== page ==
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Some wild weather in 2011

Published January 07. 2012 09:02AM

I hope everyone had a wonderful and warm 2010 Christmas and holiday season along with a safe and Happy New Year as we ushered in 2012.

This year brings with it excitement and hope as well as anticipation and probably for the superstitious among us a degree of trepidation. We look forward to Federal elections as well as the 2012 Presidential election.

For many this election is expected to be a critical one that will decide the long term direction in which our country continues or changes its bearings. Only time will tell.

Many of us wonder with varying degrees of interest what the hype about the Mayan calendar is all about and will it have the earth changing effects many are predicting. By the time 2012 draws to a conclusion, this question will be answered as well. We will find out whether it is something significant or just another day at the office. What do you think?

Having wrapped up our holiday hiatus, I thought it would be good to take stock of 2011 before we plunge further into 2012. Before moving forward, I like to review what happened before and what can be learned from the lessons of 2011 so what was significant to me?

The winter had some snow, but it didn't seem to be really hard as compared to other years. Weather wise, I think the weather since the spring thaw was quite remarkable for one year.

While spring was pretty much normal, Memorial Day week brought summer in with a roar. Within a few days after the holiday, the area was pounded by one of the most intense thunderstorm squall lines to ever hit eastern Pennsylvania. Weather forecasters remarked the hail in those storms was unlike anything they ever personally experienced. One meteorologist said the three inch hail that fell in the Panther Valley was larger than anything he ever saw even in Kansas where larger hail typically falls.

Within twenty minutes, the stones smashed countless cars and windows and damaged scores of houses throughout the region. My personal experience was nerve wracking as I raced to get our cars into the garage before they got smashed. On my return to the house, I heard one of those little ice nuggets whiz past my head making a terrifying whistle reminiscent of artillery fire in a war movie before it exploded against the house. I put a steel shovel on my head in an attempt to provide protection as I raced through the hail to the safety of the house.

Other areas though fared much worse as the same squall line that brought these tremendous pieces of ice shrapnel also brought several tornados to the Carbon-Schuylkill area that caused quite a bit of damage as well from torn off roofs to uprooted trees and other damages.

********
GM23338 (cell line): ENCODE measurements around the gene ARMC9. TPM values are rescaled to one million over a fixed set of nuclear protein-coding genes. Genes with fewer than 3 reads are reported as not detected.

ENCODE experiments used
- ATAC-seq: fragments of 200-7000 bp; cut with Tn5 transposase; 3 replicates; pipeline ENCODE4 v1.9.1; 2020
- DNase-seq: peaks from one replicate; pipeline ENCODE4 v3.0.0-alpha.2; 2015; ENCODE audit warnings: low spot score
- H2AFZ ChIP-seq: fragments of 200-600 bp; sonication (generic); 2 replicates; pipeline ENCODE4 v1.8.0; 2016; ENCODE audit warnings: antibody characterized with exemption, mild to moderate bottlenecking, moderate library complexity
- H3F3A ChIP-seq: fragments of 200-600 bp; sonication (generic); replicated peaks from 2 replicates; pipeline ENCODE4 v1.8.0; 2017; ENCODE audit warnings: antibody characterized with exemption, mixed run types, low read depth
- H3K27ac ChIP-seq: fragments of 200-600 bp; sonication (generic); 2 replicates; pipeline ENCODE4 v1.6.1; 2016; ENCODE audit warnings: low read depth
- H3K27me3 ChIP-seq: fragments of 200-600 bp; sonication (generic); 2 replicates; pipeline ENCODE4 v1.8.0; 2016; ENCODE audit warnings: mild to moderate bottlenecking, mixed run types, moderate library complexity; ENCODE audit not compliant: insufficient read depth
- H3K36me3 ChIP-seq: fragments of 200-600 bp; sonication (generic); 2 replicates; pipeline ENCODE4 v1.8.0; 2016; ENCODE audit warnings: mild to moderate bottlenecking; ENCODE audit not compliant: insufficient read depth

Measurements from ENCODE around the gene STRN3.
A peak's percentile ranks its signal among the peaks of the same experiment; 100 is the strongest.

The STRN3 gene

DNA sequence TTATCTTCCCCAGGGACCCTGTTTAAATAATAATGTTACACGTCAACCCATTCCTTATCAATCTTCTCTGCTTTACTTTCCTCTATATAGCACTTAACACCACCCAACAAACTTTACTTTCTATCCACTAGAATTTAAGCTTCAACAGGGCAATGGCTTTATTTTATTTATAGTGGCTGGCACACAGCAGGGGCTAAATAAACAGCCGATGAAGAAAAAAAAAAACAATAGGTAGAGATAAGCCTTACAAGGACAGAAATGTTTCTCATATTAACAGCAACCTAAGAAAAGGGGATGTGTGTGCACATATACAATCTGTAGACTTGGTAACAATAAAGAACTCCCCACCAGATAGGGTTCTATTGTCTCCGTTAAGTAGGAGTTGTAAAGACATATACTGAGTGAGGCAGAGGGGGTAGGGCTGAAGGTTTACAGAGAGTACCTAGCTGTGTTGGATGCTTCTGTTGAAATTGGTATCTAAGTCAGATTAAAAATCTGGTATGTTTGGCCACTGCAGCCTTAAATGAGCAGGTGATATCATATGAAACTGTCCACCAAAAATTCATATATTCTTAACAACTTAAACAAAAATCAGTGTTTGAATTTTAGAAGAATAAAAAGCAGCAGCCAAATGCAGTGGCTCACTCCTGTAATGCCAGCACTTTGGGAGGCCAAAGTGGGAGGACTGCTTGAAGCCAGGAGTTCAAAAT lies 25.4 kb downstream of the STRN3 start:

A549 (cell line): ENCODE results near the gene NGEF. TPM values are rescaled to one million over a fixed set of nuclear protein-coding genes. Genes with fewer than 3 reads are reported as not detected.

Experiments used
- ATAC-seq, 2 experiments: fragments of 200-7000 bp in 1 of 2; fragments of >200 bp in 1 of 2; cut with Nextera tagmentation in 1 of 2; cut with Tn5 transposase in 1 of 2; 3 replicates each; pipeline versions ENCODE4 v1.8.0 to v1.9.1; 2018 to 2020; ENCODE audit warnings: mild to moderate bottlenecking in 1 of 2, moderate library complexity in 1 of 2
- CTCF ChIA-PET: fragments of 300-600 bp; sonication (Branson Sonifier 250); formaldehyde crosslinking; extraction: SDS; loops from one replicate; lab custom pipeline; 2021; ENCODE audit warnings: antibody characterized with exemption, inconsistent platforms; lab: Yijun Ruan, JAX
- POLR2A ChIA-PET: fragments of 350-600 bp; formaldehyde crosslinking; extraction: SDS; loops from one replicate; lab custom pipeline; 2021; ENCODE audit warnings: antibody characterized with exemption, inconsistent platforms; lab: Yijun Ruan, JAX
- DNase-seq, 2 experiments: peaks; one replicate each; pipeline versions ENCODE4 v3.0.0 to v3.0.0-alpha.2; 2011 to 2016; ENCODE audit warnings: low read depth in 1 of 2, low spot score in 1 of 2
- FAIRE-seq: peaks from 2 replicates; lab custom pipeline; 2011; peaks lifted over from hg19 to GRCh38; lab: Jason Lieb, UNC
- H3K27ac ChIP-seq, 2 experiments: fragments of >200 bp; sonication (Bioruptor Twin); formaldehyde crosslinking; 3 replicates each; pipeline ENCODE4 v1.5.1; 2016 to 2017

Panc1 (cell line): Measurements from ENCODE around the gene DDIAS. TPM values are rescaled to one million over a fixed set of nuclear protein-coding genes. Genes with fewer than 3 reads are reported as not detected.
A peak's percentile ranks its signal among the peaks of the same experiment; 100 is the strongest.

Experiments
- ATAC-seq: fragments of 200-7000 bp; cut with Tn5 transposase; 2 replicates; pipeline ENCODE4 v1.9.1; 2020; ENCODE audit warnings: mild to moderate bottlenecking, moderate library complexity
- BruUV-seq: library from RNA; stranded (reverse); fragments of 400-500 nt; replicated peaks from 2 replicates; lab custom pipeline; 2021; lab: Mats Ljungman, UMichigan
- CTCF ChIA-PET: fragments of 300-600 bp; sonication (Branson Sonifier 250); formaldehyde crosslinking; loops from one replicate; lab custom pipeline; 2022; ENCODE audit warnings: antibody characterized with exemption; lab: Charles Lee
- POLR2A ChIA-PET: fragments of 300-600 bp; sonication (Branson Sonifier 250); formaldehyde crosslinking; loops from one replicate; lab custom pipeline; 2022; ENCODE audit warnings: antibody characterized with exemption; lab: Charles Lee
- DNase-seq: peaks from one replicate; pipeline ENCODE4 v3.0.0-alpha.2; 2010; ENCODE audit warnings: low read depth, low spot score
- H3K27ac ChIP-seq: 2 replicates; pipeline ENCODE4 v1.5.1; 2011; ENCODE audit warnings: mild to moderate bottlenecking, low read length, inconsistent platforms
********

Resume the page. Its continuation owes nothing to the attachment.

This prelude for summer was followed by weeks of above average, hot weather which spawned trips to the lake and much use of the air conditioners.

Just when things seemed normal one of those hot afternoons was interrupted by a 5.8 earthquake in Virginia that was felt by most of the states east of the Mississippi River. While our area had little damages, those who were inside managed to feel the unnerving swaying.

This phenomenon was followed by a hurricane, tropical storm one two punch that brought historic flooding from Vermont to Virginia although the entire Susquehanna Valley was heavily hit by this epic flooding. By unplanned coincidence, my family and I experienced this disaster much closer than I cared to have seen it. We were trapped outside Lebanon on the third floor of a Best Western for a day in the rising Swatara Creek flood. It had rained so heavy the night before as we were heading on vacation that we were forced to seek shelter. The hotel seemed to be a safe place but six hours later we discovered ourselves in a flood that reached a half foot in the hotel before the water finally retreated. Thousands of people were displaced and many more suffered damages that have collectively reached billions of dollars.

Fortunately, my wife Katie couldn't sleep and our swift actions that morning spared our car from damage as I was able to get it to high ground before the flooding reached it. After the waters receded, the roads north were blocked so we altered our destination and continued on our trip to Antietam with little problem.

Just when we thought things couldn't get stranger, the eastern half of Pennsylvania was hit again on Halloween with a pre-winter nor'easter that caused almost as much havoc when it knocked out the power for up to a week for many tens of thousands of people. While some of our town only suffered a short term loss other areas along with most neighboring communities were without power for several days.

What could follow up such a winter opener? How about the remainder of 2011 being spring jacket and shorts weather for several weeks? Many years winter roars in during November. For the first time in a long time, winter stayed away until January this week to be specific.

While many critics believe this is the result of climate change and it could possibly be so, others think this is just a reflection on what many have already concluded, namely the end of the Mayan calendar will bring changes to the world. I'm not convinced that the calendar has any more significance than what we see in front of us. Specifically, a calendar that has reached the end of its cycle and is preparing to begin again. Or maybe it is more. What do you think?

Til next time..

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